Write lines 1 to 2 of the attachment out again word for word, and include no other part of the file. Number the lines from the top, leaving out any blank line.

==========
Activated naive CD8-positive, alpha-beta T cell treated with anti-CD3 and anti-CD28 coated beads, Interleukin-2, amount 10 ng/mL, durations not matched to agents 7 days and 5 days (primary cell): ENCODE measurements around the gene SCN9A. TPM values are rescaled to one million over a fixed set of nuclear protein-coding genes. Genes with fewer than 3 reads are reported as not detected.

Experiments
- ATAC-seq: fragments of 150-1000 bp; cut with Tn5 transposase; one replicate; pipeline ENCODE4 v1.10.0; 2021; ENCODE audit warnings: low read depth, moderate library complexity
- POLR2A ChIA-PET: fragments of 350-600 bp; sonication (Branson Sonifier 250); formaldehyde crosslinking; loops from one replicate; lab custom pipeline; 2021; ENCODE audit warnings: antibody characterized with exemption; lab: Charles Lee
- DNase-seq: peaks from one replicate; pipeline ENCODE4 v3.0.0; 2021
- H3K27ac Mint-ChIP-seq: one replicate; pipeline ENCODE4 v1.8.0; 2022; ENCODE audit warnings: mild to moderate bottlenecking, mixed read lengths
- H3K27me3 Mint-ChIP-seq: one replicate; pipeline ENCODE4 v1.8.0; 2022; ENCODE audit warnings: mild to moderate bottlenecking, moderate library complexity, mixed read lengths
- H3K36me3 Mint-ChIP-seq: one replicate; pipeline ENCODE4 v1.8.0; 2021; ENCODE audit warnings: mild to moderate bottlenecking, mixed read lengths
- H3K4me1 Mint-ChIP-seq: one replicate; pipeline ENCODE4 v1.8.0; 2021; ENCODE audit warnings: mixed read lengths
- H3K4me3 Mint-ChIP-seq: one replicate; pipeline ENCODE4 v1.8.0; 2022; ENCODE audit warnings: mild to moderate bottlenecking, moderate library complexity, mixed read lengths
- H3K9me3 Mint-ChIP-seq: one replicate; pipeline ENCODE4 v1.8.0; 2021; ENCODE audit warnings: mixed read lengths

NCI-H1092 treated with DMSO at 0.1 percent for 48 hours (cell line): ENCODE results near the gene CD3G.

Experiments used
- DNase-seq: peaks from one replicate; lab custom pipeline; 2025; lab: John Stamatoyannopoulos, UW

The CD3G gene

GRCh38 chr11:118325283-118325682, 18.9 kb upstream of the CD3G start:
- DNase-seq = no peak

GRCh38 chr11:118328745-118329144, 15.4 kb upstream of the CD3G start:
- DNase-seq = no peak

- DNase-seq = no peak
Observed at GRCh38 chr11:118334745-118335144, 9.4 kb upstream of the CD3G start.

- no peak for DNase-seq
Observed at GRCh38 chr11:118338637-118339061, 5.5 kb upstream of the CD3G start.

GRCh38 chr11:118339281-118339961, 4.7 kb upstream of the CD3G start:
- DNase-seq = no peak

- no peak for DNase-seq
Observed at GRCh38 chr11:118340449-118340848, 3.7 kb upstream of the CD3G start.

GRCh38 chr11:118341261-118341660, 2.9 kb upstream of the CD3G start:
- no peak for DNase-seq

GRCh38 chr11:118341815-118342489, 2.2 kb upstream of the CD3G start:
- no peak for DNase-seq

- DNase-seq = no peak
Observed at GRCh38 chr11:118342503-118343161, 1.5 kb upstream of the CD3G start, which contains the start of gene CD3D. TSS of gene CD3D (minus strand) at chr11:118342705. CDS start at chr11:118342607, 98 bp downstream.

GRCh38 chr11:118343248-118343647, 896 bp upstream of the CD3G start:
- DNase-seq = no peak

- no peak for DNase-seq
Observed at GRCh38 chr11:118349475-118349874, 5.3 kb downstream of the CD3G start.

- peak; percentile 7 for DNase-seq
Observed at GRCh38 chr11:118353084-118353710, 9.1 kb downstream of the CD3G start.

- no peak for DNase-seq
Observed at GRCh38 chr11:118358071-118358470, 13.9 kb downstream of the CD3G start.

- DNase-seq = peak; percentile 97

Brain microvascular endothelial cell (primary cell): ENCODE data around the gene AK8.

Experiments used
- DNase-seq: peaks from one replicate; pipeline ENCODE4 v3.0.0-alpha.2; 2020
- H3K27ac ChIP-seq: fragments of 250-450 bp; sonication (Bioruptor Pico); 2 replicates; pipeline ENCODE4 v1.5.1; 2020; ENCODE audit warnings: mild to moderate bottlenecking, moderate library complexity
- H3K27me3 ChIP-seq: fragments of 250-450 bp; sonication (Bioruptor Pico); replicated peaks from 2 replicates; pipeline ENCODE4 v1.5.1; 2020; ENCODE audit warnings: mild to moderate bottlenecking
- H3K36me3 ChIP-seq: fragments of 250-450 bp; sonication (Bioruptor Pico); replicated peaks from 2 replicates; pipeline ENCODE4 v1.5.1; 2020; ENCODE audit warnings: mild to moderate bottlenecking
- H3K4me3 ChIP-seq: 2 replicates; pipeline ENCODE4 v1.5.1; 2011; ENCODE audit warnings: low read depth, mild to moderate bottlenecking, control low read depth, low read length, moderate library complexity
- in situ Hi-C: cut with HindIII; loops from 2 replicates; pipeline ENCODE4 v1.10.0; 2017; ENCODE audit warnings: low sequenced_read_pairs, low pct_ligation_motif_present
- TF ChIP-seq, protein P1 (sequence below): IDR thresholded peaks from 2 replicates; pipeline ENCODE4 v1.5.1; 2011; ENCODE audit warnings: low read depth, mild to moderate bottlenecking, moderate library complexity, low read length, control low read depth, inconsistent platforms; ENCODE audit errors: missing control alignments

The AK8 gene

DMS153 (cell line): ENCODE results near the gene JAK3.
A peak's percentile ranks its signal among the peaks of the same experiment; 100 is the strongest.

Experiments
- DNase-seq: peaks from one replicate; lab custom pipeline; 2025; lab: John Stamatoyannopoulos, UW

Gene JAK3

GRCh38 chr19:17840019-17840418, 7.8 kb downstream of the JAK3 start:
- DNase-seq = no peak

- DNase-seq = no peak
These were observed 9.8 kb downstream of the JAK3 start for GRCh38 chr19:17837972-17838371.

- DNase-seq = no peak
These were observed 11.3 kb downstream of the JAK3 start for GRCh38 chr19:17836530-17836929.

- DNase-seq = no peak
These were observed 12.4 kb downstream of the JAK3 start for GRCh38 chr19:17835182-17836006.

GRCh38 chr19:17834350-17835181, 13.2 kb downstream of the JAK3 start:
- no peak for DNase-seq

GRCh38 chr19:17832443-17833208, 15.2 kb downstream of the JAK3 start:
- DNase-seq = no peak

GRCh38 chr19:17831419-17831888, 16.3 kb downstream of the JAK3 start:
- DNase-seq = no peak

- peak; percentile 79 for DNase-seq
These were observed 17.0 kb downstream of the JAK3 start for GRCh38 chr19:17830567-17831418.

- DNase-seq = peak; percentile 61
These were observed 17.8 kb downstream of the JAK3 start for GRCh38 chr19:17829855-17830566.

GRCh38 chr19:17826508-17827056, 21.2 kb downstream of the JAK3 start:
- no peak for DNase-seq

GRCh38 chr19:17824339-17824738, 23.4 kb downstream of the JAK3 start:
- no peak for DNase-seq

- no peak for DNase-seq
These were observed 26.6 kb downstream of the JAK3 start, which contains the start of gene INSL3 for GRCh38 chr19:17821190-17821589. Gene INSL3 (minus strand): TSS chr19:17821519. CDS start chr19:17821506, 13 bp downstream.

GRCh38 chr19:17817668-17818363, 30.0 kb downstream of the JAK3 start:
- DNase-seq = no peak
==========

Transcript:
Activated naive CD8-positive, alpha-beta T cell treated with anti-CD3 and anti-CD28 coated beads, Interleukin-2, amount 10 ng/mL, durations not matched to agents 7 days and 5 days (primary cell): ENCODE measurements around the gene SCN9A. TPM values are rescaled to one million over a fixed set of nuclear protein-coding genes. Genes with fewer than 3 reads are reported as not detected.

Experiments